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Books keep on morphin’ into the future: A new Alice

My colleague from London, Alan Mills, wrote this week to share a new type of narrative experience with me.

InanimateAlice is a serialized, interactive, Web-based story following young protagonist Alice from age 8 to age 20, as she moves with her family around the world.  The first three episodes of this edgy mystery take her to China, Italy, and Russia.

Written and directed by award-winning novelist Kate Pullinger and digital artist Chris Joseph, the work consists of multimedia episodes that incorporate text, sound, funky music, images, and games.  Episodes grow more challenging, reflecting Alice’s growing ability, as she emerges as a successful game animator.

Throughout her journey, Alice is inspired and kept company by her only friend, Brad, the skater character she designs and animates on her console.  The BradField Company, Alice’s creators, note that this interesting relationship presents:

a study of human/computer relations in a world where having friends means never having to meet them.

The first installments of Alice’s story are free. 

Alan explains the pricing:

The price is going to be an all-time site licence for £99.  Pretty incredible. There will be more software (simple cartooning) available with installments 6 and 7 which will be charged for but the stories online will continue to be free.

Is it a book? A game?  A digital story?  Interactive video?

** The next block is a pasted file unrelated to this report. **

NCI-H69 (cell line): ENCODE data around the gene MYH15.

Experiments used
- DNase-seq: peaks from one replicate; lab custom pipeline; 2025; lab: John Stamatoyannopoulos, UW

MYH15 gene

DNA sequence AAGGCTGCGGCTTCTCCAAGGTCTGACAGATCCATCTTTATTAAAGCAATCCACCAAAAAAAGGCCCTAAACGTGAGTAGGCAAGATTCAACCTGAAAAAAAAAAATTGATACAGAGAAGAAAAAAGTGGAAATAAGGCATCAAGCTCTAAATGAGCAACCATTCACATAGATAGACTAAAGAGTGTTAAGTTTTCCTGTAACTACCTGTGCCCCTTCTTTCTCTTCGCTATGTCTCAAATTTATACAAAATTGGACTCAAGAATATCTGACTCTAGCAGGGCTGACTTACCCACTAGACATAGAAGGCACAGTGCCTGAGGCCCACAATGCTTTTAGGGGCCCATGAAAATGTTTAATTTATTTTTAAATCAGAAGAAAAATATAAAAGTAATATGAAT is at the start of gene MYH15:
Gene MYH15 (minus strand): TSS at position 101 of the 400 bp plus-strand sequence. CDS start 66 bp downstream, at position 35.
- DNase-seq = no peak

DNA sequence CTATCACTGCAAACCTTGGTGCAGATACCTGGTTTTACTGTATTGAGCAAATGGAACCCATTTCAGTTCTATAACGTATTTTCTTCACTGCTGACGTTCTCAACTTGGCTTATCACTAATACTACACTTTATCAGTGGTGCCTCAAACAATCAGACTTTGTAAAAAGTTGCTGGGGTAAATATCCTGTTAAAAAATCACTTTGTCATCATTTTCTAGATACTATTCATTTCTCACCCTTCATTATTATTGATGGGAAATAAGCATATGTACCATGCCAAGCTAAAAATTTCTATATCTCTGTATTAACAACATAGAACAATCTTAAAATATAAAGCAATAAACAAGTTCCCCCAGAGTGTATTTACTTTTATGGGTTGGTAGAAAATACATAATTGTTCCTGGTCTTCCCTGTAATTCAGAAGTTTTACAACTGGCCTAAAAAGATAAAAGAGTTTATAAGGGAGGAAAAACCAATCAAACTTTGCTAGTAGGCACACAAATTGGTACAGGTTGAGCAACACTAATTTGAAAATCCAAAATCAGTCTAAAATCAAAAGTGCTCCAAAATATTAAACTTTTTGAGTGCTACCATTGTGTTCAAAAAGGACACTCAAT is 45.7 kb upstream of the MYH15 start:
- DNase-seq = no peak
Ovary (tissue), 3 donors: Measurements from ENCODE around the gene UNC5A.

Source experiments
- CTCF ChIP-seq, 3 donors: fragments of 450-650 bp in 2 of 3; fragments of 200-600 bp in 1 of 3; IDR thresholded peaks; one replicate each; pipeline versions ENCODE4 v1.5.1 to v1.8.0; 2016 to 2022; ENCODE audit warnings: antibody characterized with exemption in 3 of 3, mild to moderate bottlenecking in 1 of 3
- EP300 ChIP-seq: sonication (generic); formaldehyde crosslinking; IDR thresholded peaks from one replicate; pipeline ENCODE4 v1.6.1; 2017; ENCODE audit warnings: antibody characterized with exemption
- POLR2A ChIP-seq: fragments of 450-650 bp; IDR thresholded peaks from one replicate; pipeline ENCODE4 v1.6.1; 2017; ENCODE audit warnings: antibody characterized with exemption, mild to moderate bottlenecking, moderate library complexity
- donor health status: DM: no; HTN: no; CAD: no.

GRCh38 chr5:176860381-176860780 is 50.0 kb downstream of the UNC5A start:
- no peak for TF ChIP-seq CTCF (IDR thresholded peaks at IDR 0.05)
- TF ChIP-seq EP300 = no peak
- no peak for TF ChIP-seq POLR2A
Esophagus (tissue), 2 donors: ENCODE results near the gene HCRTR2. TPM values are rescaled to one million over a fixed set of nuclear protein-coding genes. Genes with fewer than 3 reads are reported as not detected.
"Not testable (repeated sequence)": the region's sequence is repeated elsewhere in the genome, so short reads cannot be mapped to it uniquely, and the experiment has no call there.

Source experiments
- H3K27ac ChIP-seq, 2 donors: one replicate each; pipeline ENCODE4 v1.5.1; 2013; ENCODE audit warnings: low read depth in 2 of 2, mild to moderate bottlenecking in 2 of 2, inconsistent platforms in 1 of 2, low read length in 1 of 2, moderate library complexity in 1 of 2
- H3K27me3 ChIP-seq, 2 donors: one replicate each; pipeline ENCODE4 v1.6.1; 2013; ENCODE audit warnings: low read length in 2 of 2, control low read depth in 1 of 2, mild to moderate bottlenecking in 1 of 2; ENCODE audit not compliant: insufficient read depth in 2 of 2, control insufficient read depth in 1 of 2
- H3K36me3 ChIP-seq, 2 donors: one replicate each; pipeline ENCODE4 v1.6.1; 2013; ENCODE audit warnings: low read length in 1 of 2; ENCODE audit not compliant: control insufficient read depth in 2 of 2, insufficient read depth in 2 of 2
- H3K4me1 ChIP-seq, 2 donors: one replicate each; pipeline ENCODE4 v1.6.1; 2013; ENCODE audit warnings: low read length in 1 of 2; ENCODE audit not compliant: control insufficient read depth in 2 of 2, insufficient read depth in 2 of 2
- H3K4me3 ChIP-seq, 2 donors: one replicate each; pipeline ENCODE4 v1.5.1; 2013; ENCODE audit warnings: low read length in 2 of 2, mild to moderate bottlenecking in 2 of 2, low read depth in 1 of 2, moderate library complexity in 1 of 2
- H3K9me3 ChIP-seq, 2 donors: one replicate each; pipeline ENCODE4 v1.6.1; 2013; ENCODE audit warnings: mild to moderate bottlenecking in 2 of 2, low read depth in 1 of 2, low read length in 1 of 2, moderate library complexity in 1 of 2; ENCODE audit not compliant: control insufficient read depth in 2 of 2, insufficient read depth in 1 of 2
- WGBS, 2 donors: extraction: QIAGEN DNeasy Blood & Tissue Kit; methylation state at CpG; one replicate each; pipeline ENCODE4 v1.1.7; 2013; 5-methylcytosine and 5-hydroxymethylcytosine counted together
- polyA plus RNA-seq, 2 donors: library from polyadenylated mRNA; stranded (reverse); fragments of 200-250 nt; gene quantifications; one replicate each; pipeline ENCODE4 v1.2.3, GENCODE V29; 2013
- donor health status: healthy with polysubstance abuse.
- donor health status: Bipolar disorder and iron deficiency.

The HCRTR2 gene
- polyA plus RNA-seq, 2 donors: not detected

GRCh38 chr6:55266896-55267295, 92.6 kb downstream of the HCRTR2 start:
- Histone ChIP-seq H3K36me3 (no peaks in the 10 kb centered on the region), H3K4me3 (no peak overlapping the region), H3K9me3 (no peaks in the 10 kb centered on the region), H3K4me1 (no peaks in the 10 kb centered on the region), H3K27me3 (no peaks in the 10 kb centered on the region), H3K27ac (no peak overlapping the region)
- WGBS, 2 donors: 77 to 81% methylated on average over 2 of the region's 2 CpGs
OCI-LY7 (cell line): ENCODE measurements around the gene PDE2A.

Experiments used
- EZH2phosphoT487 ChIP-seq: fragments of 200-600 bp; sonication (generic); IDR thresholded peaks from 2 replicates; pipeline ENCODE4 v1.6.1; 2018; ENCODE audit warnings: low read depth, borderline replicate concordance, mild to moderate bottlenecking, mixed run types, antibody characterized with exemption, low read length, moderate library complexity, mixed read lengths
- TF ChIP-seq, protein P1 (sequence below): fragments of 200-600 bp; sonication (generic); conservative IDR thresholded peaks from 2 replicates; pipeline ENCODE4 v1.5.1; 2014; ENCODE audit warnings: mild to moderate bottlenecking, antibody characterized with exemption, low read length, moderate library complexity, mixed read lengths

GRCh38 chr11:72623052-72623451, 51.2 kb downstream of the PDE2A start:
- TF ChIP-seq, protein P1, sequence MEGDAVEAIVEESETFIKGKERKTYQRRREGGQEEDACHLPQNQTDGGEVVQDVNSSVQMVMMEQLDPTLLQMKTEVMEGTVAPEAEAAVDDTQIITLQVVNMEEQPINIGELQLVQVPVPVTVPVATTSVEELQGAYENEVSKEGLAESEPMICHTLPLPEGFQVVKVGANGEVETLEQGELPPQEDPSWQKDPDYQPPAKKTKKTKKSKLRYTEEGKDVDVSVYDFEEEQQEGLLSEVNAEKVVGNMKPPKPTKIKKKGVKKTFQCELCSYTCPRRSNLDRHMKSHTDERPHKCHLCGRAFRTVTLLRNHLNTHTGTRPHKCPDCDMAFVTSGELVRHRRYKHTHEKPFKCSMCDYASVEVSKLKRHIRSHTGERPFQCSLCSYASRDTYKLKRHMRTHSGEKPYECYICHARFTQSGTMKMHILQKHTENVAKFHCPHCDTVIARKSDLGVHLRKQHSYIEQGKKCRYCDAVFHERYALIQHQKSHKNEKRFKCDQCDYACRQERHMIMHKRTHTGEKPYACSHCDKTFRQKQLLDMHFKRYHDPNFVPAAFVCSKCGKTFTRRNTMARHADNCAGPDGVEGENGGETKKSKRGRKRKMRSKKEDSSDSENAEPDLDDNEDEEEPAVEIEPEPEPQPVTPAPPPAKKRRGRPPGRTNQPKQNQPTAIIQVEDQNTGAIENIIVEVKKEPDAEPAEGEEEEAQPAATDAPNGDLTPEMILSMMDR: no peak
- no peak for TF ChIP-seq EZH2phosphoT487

I don’t really care.  I love the variety of creative strategies we now have to tell, share, and publish our stories. I know a number of young people, devoted and reluctant readers alike, who will be most open to new and emerging ways to engage in reading. 

My bigger hope is that this work (the work of Alice herself) will inspire young people to use their talents to create story on their own, to continue to push the growth narrative formats.

Episode 1 China

Episode 2 Italy

Episode 3 Russia

Joyce Valenza About Joyce Valenza

Joyce is an Assistant Professor of Teaching at Rutgers University School of Information and Communication, a technology writer, speaker, blogger and learner. Follow her on Twitter: @joycevalenza


  1. Alan Mills says:

    Thanks for this Joyce. We are showing this tremendous resource to our 3500 schools in the UK because part from being wonderful, it is also FREE!
    The software that we will be selling will allow learners to create their own stories in the ALICE style. They can use the assets provided or bring their own in. Music, pictures and text. Very simple to use.
    Soon there will be an an online collection of ALICE stories created by learners from around the world.
    If you want to know more contact me

  2. mr chompchomp says:

    I’m working on a long post looking at interactive media and literacy (which itself is becoming more difficult to define). I wasn’t aware of IntimateAlice. Thanks for the post!

  3. To see really exciting new multimedia literacy try out Inanimate Alice. And its a free online resource!
    More an interactive piece of fiction than a traditional game, Inanimate Alice: Episode 4 continues the story of the young game animator as she leaves her home in Russia and travels abroad. Inanimate Alice serves as both entertainment and a peek into the future of literature as a fusion of multimedia technologies. The haunting images and accompanying music and text weave a remarkably gripping tale that must be experienced to be believed.
    And better still for schools there is a piece of software now available that allows learners to create their own stories. Valuable for all forms of literacy and this is being sold as a perpetual site licence for schools at £99

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